The other thing that a multi-strand plot offers is an opportunity for a broad ensemble cast rather than just one or two leads.

“I'm drawn to these actors,” says Jarecki. “I think you can see here with Oldman, Hammer, Evangeline, Michelle Rodriguez, Veronica Ferres, I like these actors who are a little bit on the edge themselves. They're kind of anti-heroes, and they bring a dynamic excitement to the film. So I just, I thought there was a lot of explosive energy with this cast that could generate good thriller tension. I mean, ultimately, a thriller is all about tension. And I think this film delivers that.”

Jarecki says that when he writes he doesn’t have the actors specifically in mind but he starts to think about when he is shooting the movie. Lilly, in particular, has to deliver a strong performance as a lot of what her character is experiencing is emotions that she is going through alone. Jarecki says he was a “super-geek” fan of Lost.

He adds: “What I liked about her as an actor, is on Lost she really she had 100 or more episodes to show every possible emotional permutation. I thought I hadn't seen her do that in film - she had done a small role in The Hurt Locker, and more in the commercial realm with the MCU, Ant Man, and I like those films and she's a great presence - but I knew there was something more there available.”

Armie Hammer in Crisis. Nicholas Jarecki: 'I want to get more people to see this movie, so they can understand how these drugs are developed, the role of universities in their development and the pitfalls'
Armie Hammer in Crisis. Nicholas Jarecki: 'I want to get more people to see this movie, so they can understand how these drugs are developed, the role of universities in their development and the pitfalls' Photo: Quiver Distribution
For the plot itself, Jarecki says he “did a tremendous amount of research”. He adds: “I hooked up with these reporters at the Los Angeles Times very early on, and they had broken a number of stories about pharmaceutical manufacturers, getting access to internal memorandums, and then I did research on some different chemical manufacturers and saw that maybe they had tried to ignore research that came up that was detrimental to them. I thought the public is not aware of how these drugs are manufactured. And obviously, the pharmaceutical industry is a great industry. I have a family member with cancer, and he's alive due to pharmaceuticals, for decades, so there's great opportunity there and wonderful things. But what I saw in the research was, there was a system kind of run amok. And it you know, much like in Arbitrage, where we had the, the certain hedge fund managers or whatever, making these very risky bets here, I think we had bets where the cost was blood, and treasure. So, I think the public is still not aware of that. So I want to get more people to see this movie, so they can understand how these drugs are developed, the role of universities in their development and the pitfalls.

“American culture, it's a bit it's a big boom and bust. So I think the desire for a magic pill or an easy solution to things, that's very American. We have to explore, what is the cost of not really overseeing these things? What is the cost of an optimism that's too strong?”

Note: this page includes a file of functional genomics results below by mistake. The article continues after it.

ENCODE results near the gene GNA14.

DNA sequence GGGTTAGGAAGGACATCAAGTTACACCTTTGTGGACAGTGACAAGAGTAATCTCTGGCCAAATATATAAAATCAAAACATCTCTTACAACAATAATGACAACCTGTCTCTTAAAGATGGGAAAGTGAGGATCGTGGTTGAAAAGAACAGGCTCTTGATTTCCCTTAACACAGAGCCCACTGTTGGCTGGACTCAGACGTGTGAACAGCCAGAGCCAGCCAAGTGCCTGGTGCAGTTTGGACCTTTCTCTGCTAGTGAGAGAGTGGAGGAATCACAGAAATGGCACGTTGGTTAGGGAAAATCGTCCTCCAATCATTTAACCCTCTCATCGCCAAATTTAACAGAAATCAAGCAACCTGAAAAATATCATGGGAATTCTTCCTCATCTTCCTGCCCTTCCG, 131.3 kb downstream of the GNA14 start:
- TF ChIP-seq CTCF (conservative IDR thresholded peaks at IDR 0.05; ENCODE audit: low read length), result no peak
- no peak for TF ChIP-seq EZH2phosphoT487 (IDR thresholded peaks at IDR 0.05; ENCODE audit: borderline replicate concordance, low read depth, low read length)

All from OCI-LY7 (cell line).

Jarecki says he deliberately cast Luke Evans and Veronica Ferres as the drug company employees as they are “really appealing, sympathetic actors”. He said he wanted to give the Big Pharma element of the story a “reasonable argument for what they were up”. He adds: “I don't think anyone thinks they're a villain. They're like the hero of their own story. So they're sitting over there saying, ‘No, don't you see, we're making progress. You know, in order to make progress, you’ve got to keep moving forward’. And, and that was important for me to do rather than doing some kind of moustache-twirling thing.”

The complexity of the situation is most reflected in Oldman’s storyline, which sees his professor trapped in the middle a moral maze that he has partially helped to construct but which he doesn’t see until it’s too late. Jarecki says: “I like the idea of a man who maybe has participated in the system himself, and maybe has benefited from it. And he has a crisis of conscience, where he sees something that is just too powerful to ignore and he can't look away any more. I think that's really what this particular epidemic is about. It's a very dangerous substance. The other thing we wanted to do with this film was just to increase the discussion around awareness of treatment, and the destigmatisation of the addict, because I think there's been this idea, ‘Oh, it's the street people. It's the low people. They're the ones in the drugs’. And, you know, now we see it crosses over to all walks of life. And it's your your brother or your sister, your friend - and your friend is not a bad person, your sister is not a bad person. No, they're a person who is caught up in something, and who has a problem and needs help.”

He hopes that the genre elements will help the film to reach a wide audience, adding: “I think there's a danger of getting into an echo chamber, where just like, ‘Oh, I'm making a film for some liberal elite, blah, blah’. Film is an amazing medium that has the power to reach so many. First it has to function as a film, it has to function as a thriller. Does it entertain you? Then if it provokes some questions in debate, I think that's a secondary satisfaction for its creators. So hopefully, the film, just get people talking, get people aware of these issues. And maybe see if they want to do something about them.”

Crisis is currently available to stream in the US and is scheduled for UK release later this year